The overall footprint corresponds closely to that of the two disused warehouses that were demolished to make way for the new building, while the single-storey 1980s ‘annex’ (formerly occupied by a film production company) on the riverside, where no new build would have been permitted, has been retained and neatly overclad in timber.
Allies & Morrison’s exploration of the gable as a feature extends back to the founding partners’ first projects in the 1980s for The Mound in Edinburgh, Felsted School dining hall and a Sainsbury supermarket competition. A condition arising from the adoption of a pitched roof (and therefore a non-modernist trope), the otherwise matter-of-fact flank wall is composed so as to represent structure, plan and section in a rhetorical sense. Notable examples include Abbey Mills, the Horniman Museum, and recently Ash Court at Girton College, Cambridge, and Brighton College. The gables at the Banham building are comparatively shallow, however, so both articulation and shadowing are lessened. Likewise the metal roofs that sit hat-like above the continuous eaves line invoke a more straightforward aesthetic than was implied in the compositional games of Maxwell’s preliminary sketches.
Both southerly gables are enlivened by an eccentrically-placed corner feature – a tinted glass ‘oriel’ and an open balcony, recessed into the canteen and projecting to allow views back across the terrace – and these significant elements play effectively against the symmetrical ground, lending tension to the composition.
Like many country houses, the domestic allusion of the Banham building is effective from a distance, but on approaching its considerable dimensions – arising from necessarily tall storey heights and generous floor-to-ceiling windows – become apparent. Small wonder that Wandsworth’s planners were surprised to find that the project required assessment within its tall buildings guidelines. The main entrance, positioned at the corner on the street, opens into a reception area (from where lifts rise to the office spaces above) and extends deep into the building to form an exhibition space where top-light from the terrace above is possible. Beyond the entrance things get complicated as the building is made to work hard to accommodate Banham’s brief of varied and often conflicting activities, though everything is cleverly resolved to provide a comfortable fit. The Alarm Receiving Centre, for example, which provides a bespoke monitoring service, surpasses BS and EN standards and is encased in a hardened shell of walls, floor and ceiling, blind but for a single, high-security window, a concession that allows the operatives to sometimes sense daylight. Overlooking the darkened room of monitors, behind a bullet- and fire-proof glazed screen, is a viewing area, accessed by a double-sealed security lobby, lending a theatrical sense of reassurance to touring visitors. Elsewhere there are more conventional office spaces of varied sizes and outlooks, the nicest in the long ‘attic’ space against the rail embankment, set above a suite of meeting rooms and a capacious boardroom, complete with supersized portraits of the founders printed onto the glass walls.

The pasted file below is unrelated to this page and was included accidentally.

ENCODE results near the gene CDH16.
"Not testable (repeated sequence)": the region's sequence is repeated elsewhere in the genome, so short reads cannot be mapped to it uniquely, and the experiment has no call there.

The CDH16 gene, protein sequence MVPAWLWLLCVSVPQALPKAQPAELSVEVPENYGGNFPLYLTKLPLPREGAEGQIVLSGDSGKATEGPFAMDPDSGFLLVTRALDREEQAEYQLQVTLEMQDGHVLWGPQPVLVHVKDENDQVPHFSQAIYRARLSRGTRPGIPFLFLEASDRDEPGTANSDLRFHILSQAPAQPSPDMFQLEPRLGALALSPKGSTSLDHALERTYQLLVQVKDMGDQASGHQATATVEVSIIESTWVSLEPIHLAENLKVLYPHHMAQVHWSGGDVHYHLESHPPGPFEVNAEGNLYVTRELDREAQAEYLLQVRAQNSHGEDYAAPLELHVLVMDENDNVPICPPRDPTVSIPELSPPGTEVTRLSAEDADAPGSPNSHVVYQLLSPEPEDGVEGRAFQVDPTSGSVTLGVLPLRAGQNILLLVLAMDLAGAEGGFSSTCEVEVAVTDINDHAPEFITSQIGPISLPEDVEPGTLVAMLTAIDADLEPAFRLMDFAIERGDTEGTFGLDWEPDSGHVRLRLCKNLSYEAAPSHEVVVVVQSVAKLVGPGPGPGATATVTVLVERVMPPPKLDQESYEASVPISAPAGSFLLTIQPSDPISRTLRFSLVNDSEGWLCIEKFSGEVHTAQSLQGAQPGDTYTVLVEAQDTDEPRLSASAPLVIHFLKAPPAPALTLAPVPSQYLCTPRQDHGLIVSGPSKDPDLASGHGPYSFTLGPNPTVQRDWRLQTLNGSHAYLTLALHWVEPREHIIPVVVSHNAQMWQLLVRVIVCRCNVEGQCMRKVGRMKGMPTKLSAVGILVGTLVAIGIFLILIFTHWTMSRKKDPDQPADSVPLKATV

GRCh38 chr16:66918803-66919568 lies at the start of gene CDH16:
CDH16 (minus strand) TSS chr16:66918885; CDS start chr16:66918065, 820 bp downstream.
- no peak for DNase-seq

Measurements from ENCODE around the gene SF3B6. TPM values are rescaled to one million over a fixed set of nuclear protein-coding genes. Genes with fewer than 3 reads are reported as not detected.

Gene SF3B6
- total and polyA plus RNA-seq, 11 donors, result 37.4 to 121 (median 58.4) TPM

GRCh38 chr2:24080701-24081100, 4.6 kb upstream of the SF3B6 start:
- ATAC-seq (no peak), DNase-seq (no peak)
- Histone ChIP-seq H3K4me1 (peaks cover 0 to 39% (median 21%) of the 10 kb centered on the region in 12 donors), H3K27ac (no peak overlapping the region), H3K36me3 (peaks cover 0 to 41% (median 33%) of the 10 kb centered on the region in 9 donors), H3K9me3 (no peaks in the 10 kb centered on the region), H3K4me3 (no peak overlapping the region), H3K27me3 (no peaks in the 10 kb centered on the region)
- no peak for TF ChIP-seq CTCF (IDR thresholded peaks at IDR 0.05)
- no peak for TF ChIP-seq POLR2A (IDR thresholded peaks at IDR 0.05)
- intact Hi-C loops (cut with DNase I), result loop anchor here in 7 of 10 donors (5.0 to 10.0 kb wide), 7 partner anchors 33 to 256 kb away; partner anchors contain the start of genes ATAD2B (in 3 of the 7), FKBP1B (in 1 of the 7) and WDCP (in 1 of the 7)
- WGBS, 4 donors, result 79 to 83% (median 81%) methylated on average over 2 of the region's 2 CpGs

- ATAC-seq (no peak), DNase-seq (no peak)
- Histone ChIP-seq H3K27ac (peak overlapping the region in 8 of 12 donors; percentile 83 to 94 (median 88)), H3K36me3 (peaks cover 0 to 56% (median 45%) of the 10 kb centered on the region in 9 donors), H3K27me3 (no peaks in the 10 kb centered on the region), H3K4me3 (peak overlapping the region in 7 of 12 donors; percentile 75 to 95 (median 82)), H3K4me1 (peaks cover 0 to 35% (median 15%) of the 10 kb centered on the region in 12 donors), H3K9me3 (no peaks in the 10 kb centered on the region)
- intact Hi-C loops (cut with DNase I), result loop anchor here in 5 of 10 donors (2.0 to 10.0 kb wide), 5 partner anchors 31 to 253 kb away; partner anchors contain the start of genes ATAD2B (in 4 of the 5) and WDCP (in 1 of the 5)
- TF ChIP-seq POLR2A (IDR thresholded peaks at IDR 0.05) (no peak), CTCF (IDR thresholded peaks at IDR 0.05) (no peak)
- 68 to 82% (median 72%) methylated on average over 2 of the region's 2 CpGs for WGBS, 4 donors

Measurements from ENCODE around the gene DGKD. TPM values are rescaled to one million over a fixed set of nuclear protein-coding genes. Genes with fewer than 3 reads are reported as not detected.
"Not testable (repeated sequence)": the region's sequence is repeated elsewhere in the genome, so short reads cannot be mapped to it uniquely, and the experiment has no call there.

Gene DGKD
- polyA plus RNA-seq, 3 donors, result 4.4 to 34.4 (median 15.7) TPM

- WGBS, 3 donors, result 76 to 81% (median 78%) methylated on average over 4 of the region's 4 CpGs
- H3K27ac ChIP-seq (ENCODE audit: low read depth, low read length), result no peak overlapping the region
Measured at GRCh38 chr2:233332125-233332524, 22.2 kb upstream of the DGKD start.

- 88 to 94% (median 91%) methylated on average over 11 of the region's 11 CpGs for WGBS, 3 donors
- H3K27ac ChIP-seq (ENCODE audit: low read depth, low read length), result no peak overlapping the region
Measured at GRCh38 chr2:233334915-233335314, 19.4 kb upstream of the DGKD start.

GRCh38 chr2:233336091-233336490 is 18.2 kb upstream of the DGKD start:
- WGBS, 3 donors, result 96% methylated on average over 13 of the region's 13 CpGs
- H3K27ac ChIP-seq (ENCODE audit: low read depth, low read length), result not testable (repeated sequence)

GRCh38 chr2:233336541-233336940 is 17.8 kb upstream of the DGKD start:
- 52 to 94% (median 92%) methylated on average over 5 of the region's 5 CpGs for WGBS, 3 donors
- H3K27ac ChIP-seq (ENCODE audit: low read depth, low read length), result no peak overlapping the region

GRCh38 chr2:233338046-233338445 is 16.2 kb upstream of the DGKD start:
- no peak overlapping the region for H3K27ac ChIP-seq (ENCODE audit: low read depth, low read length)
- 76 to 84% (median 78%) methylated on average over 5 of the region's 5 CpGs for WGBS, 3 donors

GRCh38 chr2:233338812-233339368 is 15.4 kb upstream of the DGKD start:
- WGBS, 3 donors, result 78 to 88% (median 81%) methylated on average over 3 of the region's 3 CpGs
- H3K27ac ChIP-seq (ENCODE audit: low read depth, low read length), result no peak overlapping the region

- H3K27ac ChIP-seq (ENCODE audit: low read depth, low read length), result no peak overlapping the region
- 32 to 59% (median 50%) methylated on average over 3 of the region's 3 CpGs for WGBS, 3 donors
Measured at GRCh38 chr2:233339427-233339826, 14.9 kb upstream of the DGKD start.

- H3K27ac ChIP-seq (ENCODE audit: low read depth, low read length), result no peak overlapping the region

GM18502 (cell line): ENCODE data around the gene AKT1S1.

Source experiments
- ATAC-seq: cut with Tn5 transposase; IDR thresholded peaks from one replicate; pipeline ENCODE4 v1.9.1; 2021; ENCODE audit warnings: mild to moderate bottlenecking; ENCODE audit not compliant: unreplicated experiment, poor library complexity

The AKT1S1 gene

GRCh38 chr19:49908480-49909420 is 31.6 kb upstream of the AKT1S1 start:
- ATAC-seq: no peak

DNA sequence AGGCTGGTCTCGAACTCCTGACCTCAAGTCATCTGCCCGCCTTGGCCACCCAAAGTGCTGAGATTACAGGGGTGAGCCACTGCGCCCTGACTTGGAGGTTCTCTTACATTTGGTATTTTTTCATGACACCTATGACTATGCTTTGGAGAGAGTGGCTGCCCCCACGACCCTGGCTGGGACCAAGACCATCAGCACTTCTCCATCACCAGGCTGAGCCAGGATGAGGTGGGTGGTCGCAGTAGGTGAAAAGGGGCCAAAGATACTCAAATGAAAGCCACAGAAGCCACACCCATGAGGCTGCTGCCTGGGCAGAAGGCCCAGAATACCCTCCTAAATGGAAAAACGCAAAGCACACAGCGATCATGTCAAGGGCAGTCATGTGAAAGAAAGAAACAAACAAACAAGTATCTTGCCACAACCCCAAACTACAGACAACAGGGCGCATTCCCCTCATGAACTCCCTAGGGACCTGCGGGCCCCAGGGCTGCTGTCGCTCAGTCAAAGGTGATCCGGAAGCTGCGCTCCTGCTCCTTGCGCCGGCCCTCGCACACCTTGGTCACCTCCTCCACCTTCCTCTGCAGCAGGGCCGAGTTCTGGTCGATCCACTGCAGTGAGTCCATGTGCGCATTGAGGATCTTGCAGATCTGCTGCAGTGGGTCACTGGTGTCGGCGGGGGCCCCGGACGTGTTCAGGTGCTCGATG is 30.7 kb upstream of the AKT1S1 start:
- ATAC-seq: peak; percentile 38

This complex, bespoke project has benefitted greatly from Allies & Morrison’s involvement right through to advising on the furnishings, and the resulting harmonious integration of interior and exterior spaces is a tribute to the close collaboration with the client, Lucie Banham. Just around the corner from the Banham building is a surviving Victorian pub, formerly The Fog, which has recently reverted to its original name of The Country House. By literally building its logo into the brickwork gables of its new headquarters, both Banham and Allies & Morrison show their confidence that this latter-day country house will prove equally resilient.